- 3/4 cup salted shelled pistachio nuts
- 1/3 cup panko or breadcrumbs
- 1/3 cup grated Parmesan cheese
- 1 tablespoon butter, cut into small cubes
- Heat the oven to 425 degrees.
- In a gratin dish or shallow casserole or rimmed baking sheet, arrange squash and the leeks, overlapping them slightly.
- Sprinkle the vegetables with salt and pepper and the flour (if you are gluten free you can omit the flour). Pour the maple syrup on top, followed by the milk and cream. Bake for 15 minutes. Remove the dish and reduce the oven to 350 degrees. Cover loosely with foil and bake another 30 to 35 minutes or until the squash is almost tender when tested with a small sharp knife.
- Meanwhile, place the nuts on a small cookie sheet or piece of foil and bake in the oven with the squash for 5 to 10 minutes, or until you can smell the nuttiness. Watch them carefully so they don't burn. Remove and coarsely chop.
- Add the chopped toasted nuts to a small bowl and combine with the panko, cheese and butter cubes. Cover and refrigerate if not using right away.
- The dish can be made a day ahead of time up to this point. Remove, let cool and cover with foil and refrigerate.
- If you made the dish ahead of time, remove from the refrigerator. Sprinkle with the pistachio crumble. After you're done roasting the turkey, place the gratin in a 325-degree oven for another 10-15 minutes, or until hot and bubbling.
Kathy Gunst's Bread-Oyster-Celery And Herb Stuffing
This is my go-to family Thanksgiving stuffing. Fresh, briny oysters are tossed with leftover bread, sautéed garlic, herbs and crunchy celery. The stuffing is then moistened with warm milk. When my kids were little I always hid the oysters from them because they add a salty, fresh flavor that's hard to discern.
Start collecting bread several days before you want to make the stuffing. Two-day-old bread is perfect — a bit crusty, but not too old — and remember that the more varieties of bread you use — white, whole wheat, rye, marble, French, Italian, corn bread, ciabatta — the better.
There's enough stuffing here for a 10- to 12-pound turkey. Never stuff a bird before you're ready to roast it — stuff it within 15 to 20 minutes before it goes into the oven. Place any leftover stuffing in a well-greased casserole dish.
- 2 tablespoons unsalted butter
- 1 tablespoon olive oil
- 3 medium onions, chopped
- 6 cloves garlic, thinly sliced
- 2 tablespoons chopped fresh thyme leaves, or 2 teaspoons dried crumbled
- 2 tablespoons fresh sage, chopped, or 1 1/2 teaspoons dried
- Salt and freshly ground black pepper, to taste
- 6 stalks celery, chopped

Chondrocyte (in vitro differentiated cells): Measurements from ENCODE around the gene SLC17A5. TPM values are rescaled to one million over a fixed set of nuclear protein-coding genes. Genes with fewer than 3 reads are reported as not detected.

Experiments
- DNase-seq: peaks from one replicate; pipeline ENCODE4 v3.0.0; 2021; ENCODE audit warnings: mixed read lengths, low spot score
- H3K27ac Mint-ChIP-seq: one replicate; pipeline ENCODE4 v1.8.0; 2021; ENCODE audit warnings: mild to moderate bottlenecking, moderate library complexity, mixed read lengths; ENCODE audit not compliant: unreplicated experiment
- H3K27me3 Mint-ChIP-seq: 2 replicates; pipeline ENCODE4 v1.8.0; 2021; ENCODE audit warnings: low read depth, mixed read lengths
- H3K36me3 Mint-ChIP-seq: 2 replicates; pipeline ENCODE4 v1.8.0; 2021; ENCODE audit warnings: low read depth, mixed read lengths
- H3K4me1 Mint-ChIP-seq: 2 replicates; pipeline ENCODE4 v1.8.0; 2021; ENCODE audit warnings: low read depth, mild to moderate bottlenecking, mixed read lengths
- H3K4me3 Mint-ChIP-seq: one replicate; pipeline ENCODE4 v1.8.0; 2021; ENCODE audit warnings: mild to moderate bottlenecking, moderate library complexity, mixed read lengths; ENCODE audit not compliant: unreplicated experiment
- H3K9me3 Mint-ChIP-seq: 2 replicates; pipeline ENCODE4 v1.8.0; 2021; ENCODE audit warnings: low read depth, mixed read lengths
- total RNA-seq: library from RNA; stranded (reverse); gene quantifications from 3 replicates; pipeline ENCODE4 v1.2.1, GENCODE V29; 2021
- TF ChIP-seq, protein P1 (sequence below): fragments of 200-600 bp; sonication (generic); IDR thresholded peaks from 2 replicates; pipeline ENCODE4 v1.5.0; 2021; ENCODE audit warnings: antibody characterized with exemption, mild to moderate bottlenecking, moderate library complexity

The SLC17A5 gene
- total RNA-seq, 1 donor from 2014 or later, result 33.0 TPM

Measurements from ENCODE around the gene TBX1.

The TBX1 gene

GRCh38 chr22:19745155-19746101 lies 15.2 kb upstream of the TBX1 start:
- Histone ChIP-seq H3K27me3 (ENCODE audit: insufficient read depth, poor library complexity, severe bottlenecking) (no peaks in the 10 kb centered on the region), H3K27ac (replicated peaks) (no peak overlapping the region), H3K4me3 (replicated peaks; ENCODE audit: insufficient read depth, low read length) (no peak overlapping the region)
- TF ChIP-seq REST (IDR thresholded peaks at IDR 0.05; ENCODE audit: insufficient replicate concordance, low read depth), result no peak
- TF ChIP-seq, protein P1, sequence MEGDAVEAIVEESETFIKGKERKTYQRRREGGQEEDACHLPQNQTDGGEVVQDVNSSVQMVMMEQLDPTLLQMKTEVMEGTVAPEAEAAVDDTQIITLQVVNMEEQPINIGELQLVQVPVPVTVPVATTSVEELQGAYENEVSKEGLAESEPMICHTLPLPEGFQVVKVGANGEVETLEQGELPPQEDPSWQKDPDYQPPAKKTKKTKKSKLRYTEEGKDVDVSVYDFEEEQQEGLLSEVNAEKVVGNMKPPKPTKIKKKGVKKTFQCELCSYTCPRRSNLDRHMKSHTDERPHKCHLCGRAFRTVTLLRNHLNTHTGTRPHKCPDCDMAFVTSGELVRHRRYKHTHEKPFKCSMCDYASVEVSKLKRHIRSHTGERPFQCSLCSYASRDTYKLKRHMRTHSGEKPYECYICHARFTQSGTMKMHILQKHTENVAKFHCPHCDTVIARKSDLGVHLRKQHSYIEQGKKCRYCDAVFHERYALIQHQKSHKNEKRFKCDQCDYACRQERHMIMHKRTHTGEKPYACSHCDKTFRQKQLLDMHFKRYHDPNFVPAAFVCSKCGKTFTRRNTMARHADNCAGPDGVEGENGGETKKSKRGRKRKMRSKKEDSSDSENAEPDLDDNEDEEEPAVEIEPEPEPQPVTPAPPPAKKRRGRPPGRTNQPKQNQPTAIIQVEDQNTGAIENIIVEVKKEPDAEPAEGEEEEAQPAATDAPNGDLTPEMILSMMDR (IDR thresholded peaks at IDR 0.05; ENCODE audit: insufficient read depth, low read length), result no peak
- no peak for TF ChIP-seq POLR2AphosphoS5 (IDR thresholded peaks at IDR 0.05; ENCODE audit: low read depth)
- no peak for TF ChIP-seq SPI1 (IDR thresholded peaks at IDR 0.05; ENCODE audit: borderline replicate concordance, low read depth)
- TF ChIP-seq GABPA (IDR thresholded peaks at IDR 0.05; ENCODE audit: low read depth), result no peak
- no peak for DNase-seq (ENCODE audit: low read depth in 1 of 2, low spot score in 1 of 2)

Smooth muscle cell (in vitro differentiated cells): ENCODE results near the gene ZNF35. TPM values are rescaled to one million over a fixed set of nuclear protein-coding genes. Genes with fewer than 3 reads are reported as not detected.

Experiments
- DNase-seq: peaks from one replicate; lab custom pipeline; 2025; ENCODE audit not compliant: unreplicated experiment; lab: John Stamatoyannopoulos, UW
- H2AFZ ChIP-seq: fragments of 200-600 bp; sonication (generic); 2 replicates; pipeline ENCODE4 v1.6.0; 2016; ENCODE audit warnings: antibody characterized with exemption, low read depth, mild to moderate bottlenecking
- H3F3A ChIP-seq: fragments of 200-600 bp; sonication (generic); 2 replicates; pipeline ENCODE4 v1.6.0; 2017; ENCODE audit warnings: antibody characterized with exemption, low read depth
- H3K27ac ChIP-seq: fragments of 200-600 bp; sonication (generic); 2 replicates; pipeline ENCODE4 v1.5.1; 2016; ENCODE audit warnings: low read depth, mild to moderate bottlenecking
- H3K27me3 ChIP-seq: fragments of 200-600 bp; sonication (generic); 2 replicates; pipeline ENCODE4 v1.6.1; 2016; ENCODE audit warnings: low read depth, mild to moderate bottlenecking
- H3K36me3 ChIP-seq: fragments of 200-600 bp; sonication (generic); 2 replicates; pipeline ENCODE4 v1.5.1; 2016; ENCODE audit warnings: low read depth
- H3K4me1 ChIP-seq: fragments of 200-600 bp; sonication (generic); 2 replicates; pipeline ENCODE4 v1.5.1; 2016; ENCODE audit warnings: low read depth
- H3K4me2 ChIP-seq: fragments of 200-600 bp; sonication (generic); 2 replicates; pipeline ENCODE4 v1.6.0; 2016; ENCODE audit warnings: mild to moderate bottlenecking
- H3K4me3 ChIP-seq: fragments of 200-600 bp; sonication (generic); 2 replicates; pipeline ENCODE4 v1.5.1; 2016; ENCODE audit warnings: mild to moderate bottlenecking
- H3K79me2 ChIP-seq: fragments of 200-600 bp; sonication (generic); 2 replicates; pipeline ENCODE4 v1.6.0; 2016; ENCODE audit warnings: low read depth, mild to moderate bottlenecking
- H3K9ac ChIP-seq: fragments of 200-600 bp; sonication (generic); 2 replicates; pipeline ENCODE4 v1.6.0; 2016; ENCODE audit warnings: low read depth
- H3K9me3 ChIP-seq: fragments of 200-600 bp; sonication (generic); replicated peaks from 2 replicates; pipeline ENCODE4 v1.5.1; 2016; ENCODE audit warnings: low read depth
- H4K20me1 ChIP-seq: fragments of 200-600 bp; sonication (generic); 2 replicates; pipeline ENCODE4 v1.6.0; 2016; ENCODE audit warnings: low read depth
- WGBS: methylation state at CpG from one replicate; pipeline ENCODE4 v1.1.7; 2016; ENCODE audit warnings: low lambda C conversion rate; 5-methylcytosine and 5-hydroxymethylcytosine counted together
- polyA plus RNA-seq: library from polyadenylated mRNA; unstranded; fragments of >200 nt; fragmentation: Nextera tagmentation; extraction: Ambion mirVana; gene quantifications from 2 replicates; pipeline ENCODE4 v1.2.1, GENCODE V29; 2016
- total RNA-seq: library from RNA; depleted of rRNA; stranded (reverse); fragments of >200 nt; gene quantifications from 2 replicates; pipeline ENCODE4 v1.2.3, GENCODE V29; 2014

- 1/2 cup very thinly sliced fresh basil leaves
- 1 1/2 cups chopped fresh parsley leaves
- 10 cups cubed bread, see note above
- About 1 to 1 1/2 cups milk
- About 12 to 16 shucked oysters, very coarsely chopped with any and all the juices
- In a large skillet, heat one tablespoon of the butter and the olive oil over medium-low heat. When the butter has melted and begins to sizzle, add the onions and garlic and cook, stirring, for about 8 minutes, or until the onions are soft. Season with half the thyme and sage, some salt and pepper.
- Add the celery, half the basil and half the parsley and cook for 5 minutes, stirring frequently, or until the celery is just beginning to soften. The celery should still have somewhat of a crunch.
- Meanwhile, place the bread in a large bowl and mix in the remaining thyme, sage, basil and parsley. Pour the celery mixture from the skillet on top of the bread and gently toss to mix all of the ingredients. Place the skillet back over a low heat and add the milk, the oysters and the remaining tablespoon butter and simmer for 2 to 4 minutes, using a spatula to scrape up any bits and pieces clinging to the bottom of the skillet. Pour 1 cup of the hot milk/oyster mixture over the bread and toss; the stuffing should be somewhat moist. If the stuffing seems dry, add the remaining 1/2 cup milk. Season to taste, adding more salt, pepper or herbs as needed.
- If making the stuffing more than an hour ahead of time, cover and refrigerate until you are ready to stuff the bird. The stuffing can also be placed in a lightly greased baking dish or casserole dish and baked at 350 degrees for about 20 to 30 minutes, or until hot throughout. If possible, baste with some of the turkey juices from the bottom of the turkey pan to keep the stuffing moist.
Check out the jalapeño mac 'n' cheese recipe from Jeremy's sister Nicki Hobson.
This segment aired on November 20, 2018.